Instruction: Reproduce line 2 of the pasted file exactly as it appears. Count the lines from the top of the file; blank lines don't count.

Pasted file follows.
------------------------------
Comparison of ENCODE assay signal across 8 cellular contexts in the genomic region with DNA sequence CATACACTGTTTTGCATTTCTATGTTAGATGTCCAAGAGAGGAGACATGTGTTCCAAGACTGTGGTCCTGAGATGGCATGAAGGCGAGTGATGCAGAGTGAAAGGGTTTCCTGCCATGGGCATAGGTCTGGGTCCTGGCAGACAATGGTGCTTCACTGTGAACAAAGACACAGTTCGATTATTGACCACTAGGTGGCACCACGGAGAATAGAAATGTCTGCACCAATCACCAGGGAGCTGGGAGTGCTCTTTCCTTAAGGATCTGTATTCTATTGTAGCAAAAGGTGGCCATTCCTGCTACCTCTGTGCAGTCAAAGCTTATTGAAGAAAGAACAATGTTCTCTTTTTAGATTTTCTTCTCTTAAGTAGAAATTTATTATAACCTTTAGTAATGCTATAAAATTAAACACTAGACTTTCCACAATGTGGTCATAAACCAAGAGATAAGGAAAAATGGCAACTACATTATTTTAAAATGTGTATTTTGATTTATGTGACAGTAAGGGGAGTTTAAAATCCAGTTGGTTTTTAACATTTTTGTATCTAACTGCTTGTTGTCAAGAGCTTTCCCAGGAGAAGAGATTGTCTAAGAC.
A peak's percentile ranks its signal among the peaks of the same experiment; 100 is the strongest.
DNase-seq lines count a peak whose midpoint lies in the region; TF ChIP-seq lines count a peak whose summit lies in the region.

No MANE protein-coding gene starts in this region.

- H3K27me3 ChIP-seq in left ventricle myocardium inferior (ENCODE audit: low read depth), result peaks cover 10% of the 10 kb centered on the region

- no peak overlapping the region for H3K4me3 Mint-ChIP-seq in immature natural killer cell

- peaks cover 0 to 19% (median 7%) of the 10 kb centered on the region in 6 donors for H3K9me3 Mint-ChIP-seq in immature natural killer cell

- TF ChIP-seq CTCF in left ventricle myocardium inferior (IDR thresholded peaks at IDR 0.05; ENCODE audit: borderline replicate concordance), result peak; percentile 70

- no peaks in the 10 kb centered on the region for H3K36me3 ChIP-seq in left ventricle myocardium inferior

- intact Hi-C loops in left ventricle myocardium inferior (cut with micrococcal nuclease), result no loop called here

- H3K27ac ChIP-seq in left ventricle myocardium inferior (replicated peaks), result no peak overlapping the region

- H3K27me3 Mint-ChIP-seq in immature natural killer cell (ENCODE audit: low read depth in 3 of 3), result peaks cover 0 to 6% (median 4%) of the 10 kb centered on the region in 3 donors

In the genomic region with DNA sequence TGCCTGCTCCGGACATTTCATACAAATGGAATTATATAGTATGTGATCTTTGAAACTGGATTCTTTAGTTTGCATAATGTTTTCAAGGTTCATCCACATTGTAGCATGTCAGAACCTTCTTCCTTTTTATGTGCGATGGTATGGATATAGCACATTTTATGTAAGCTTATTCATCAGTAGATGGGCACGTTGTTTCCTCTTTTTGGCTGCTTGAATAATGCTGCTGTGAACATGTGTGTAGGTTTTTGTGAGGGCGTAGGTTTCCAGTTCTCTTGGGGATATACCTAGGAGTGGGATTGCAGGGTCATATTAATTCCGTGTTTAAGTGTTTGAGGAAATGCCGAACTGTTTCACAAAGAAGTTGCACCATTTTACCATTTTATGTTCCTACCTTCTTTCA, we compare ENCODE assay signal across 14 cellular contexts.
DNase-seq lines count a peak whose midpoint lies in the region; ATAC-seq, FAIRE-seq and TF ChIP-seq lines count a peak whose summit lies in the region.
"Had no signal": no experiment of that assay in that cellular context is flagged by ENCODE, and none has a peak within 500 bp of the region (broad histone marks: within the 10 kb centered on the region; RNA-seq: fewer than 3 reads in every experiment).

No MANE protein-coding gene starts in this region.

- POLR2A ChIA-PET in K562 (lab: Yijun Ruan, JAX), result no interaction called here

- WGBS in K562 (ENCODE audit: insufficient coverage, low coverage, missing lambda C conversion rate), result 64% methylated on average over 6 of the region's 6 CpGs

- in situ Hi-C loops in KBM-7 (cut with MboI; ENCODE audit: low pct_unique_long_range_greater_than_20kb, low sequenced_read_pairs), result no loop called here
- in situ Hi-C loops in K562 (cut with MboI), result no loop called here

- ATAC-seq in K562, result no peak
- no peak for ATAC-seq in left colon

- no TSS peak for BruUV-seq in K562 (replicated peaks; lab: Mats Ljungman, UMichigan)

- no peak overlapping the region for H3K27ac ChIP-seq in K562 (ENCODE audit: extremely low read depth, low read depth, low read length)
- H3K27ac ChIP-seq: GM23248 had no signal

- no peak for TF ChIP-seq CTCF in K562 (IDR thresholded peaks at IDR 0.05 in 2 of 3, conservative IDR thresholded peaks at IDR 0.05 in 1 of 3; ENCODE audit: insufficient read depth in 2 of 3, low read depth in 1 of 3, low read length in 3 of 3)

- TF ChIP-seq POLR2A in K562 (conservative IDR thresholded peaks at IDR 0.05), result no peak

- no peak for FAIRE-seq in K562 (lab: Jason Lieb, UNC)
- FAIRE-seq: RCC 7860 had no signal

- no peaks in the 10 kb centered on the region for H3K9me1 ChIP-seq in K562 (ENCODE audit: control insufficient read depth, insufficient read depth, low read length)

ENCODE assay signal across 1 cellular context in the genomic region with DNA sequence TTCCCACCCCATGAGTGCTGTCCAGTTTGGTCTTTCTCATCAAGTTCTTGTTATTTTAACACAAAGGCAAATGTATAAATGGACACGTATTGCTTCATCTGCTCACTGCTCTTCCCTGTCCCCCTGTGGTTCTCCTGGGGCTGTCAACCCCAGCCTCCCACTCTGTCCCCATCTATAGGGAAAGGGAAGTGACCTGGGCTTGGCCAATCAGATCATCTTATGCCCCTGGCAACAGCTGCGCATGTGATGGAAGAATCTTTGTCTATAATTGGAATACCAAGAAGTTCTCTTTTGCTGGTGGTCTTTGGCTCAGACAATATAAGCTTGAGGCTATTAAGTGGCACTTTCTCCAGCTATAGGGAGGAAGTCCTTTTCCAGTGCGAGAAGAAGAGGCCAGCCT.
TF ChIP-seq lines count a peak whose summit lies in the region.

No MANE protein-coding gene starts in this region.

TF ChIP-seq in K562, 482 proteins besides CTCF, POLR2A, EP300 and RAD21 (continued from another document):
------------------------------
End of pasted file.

A peak's percentile ranks its signal among the peaks of the same experiment; 100 is the strongest.